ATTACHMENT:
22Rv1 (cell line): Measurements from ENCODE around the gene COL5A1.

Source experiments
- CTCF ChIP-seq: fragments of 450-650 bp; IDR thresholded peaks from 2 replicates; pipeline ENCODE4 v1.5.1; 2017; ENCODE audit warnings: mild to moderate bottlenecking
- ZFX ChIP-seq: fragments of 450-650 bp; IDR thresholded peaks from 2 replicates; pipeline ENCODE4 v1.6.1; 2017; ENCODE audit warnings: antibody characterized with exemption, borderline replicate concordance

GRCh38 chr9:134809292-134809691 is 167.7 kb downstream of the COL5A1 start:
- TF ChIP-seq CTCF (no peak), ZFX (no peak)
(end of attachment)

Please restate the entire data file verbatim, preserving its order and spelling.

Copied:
22Rv1 (cell line): Measurements from ENCODE around the gene COL5A1.

Source experiments
- CTCF ChIP-seq: fragments of 450-650 bp; IDR thresholded peaks from 2 replicates; pipeline ENCODE4 v1.5.1; 2017; ENCODE audit warnings: mild to moderate bottlenecking
- ZFX ChIP-seq: fragments of 450-650 bp; IDR thresholded peaks from 2 replicates; pipeline ENCODE4 v1.6.1; 2017; ENCODE audit warnings: antibody characterized with exemption, borderline replicate concordance

GRCh38 chr9:134809292-134809691 is 167.7 kb downstream of the COL5A1 start:
- TF ChIP-seq CTCF (no peak), ZFX (no peak)